Staying ‘in the zone’ but not passing the ‘point of no return’: embodiment, gender and drinking in mid-life

Antonia C. Lyons*, Carol Emslie, Kate Hunt

*Corresponding author for this work

    Research output: Contribution to journalArticle

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    Abstract

    Public health approaches have frequently conceptualised alcohol consumption as an individual behaviour resulting from rational choice. We argue that drinking alcohol needs to be understood as an embodied social practice embedded in gendered social relationships and environments. We draw on data from 14 focus groups with pre-existing groups of friends and work colleagues in which men and women in mid-life discussed their drinking behaviour. Analysis demonstrated that drinking alcohol marked a transitory time and space that altered both women's and men's subjective embodied experience of everyday gendered roles and responsibilities. The participants positioned themselves as experienced drinkers who, through accumulated knowledge of their own physical bodies, could achieve enjoyable bodily sensations by reaching a desired level of intoxication (being in the zone). These mid-life adults, particularly women, discussed knowing when they were approaching their limit and needed to stop drinking. Experiential and gendered embodied knowledge was more important in regulating consumption than health promotion advice. These findings foreground the relational and gendered nature of drinking and reinforce the need to critically interrogate the concept of alcohol consumption as a simple health behaviour. Broader theorising around notions of gendered embodiment may be helpful for more sophisticated conceptualisations of health practices.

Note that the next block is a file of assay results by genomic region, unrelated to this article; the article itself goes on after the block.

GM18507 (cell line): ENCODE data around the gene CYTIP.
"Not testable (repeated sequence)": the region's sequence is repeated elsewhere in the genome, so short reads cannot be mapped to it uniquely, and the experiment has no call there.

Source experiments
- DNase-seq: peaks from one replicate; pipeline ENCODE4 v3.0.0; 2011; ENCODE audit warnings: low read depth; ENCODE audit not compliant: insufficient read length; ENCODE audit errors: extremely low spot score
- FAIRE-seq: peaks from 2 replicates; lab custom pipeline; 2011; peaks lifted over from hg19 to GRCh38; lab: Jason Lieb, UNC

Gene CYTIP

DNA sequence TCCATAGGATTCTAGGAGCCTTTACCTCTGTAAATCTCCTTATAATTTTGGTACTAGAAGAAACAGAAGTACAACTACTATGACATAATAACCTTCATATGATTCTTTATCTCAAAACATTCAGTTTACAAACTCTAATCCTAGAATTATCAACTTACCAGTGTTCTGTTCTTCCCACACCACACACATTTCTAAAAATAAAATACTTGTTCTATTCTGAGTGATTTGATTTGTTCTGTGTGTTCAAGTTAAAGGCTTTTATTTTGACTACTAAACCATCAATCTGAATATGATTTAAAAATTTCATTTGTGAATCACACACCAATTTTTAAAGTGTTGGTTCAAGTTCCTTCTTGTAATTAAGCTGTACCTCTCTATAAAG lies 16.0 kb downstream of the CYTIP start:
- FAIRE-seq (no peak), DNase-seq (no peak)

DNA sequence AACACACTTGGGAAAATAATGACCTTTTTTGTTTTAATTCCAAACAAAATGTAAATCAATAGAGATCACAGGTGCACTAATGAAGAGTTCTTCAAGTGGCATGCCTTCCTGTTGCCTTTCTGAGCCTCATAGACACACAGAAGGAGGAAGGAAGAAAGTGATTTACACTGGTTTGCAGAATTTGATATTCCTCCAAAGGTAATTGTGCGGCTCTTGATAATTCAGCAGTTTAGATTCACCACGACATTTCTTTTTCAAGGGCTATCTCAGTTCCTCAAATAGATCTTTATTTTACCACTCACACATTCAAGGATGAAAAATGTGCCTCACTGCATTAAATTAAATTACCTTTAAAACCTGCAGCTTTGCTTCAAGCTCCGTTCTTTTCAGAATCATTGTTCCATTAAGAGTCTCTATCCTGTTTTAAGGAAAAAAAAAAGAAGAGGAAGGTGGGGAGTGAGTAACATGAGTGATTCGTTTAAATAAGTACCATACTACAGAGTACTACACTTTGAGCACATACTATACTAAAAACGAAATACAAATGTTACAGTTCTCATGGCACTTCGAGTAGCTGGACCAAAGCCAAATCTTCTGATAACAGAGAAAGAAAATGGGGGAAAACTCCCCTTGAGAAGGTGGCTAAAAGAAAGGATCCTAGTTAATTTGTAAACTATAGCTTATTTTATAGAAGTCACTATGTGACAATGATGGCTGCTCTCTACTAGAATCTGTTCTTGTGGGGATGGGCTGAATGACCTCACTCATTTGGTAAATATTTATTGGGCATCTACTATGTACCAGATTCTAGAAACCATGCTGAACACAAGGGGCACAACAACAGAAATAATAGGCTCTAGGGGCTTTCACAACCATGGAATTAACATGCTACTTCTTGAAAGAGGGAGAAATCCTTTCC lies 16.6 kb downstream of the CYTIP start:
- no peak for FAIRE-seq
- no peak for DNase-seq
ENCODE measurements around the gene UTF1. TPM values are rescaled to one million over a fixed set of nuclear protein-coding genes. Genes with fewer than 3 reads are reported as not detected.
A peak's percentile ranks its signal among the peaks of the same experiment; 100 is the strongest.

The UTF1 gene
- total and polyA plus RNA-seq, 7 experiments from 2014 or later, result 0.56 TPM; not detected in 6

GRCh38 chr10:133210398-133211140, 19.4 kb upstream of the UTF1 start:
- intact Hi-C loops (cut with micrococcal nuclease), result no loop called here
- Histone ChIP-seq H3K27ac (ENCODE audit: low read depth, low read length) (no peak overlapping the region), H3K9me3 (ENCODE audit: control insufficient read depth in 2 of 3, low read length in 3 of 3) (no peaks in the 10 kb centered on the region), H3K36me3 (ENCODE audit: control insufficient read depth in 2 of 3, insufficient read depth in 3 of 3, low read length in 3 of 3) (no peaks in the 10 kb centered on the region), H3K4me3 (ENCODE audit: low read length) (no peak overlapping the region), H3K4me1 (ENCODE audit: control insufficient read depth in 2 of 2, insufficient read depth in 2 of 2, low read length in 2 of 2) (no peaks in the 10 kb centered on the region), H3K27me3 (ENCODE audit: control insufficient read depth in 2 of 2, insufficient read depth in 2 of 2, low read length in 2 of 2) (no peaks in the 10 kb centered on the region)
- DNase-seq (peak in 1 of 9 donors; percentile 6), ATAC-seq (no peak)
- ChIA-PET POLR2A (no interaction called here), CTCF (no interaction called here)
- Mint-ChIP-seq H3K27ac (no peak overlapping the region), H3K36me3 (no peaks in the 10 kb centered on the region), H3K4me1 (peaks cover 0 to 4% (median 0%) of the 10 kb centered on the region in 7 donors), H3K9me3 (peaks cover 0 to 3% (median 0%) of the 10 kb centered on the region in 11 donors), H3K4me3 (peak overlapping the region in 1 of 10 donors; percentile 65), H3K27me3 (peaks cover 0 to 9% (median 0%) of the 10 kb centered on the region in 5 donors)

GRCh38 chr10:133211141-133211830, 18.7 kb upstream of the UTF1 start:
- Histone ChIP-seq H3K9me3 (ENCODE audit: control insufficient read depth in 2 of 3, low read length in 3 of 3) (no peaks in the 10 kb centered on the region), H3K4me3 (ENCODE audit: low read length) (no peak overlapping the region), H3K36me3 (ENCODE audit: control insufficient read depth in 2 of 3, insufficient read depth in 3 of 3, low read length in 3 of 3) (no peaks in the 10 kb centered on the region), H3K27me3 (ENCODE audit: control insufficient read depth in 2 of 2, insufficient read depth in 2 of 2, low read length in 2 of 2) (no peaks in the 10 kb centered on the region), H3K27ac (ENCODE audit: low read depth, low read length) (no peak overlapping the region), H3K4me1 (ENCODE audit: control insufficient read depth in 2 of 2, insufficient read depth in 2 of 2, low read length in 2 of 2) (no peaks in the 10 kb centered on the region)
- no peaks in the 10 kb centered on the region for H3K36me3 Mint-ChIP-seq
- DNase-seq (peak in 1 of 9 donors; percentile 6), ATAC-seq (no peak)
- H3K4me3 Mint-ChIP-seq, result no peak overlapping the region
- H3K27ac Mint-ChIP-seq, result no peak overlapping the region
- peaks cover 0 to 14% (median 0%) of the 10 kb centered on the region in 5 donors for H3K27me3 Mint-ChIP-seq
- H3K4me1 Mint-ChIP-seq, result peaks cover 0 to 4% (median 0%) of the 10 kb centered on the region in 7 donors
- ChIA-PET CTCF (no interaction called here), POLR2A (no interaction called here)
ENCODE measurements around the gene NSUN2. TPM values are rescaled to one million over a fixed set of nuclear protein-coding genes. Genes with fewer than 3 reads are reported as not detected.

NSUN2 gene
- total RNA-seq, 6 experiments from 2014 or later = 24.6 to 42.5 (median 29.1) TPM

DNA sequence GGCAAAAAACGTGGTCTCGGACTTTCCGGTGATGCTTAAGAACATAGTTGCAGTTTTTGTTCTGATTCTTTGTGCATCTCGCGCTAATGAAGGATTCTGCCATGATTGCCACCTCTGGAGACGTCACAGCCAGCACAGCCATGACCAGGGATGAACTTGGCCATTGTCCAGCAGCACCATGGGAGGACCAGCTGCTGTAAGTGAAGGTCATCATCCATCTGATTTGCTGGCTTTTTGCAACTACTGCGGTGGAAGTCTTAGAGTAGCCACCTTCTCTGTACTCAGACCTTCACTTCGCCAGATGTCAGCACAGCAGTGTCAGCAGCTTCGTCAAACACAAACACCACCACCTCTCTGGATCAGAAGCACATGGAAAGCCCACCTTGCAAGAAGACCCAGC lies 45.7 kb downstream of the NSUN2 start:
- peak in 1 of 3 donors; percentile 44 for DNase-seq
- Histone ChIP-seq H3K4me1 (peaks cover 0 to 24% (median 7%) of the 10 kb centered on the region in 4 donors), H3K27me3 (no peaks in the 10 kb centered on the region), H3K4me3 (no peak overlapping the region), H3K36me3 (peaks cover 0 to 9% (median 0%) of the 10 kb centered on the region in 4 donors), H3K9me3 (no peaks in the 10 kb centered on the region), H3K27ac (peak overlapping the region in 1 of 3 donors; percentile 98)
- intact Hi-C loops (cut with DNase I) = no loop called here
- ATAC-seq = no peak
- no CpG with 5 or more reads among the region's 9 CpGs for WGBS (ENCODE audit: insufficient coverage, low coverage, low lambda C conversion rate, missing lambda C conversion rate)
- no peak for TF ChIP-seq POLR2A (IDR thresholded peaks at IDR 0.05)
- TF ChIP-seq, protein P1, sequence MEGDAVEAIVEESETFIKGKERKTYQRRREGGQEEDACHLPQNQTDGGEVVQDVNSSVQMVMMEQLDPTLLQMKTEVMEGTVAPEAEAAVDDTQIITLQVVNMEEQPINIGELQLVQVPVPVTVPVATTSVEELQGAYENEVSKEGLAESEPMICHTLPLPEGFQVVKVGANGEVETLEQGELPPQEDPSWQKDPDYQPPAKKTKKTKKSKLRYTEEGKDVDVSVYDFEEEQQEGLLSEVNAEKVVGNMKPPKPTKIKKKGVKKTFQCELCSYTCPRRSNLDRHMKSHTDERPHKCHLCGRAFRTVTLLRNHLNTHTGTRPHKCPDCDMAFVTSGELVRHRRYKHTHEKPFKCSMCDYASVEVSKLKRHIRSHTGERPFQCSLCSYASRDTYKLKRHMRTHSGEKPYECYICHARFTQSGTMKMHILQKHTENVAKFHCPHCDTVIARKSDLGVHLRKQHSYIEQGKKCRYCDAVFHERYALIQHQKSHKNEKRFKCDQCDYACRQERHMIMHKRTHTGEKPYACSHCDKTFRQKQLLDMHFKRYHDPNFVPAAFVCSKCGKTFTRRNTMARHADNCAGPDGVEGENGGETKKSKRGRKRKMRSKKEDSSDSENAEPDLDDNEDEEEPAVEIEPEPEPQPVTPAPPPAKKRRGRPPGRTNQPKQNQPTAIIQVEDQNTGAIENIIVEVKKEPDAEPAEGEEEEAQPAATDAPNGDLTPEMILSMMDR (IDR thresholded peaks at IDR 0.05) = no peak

Original languageEnglish
    Pages (from-to)264-277
    Number of pages14
    JournalSociology of Health and Illness
    Volume36
    Issue number2
    Early online date22 Jan 2014
    DOIs
    Publication statusPublished - Feb 2014

    Keywords

    • alcohol
    • gender
    • midlife
    • drinking behaviour

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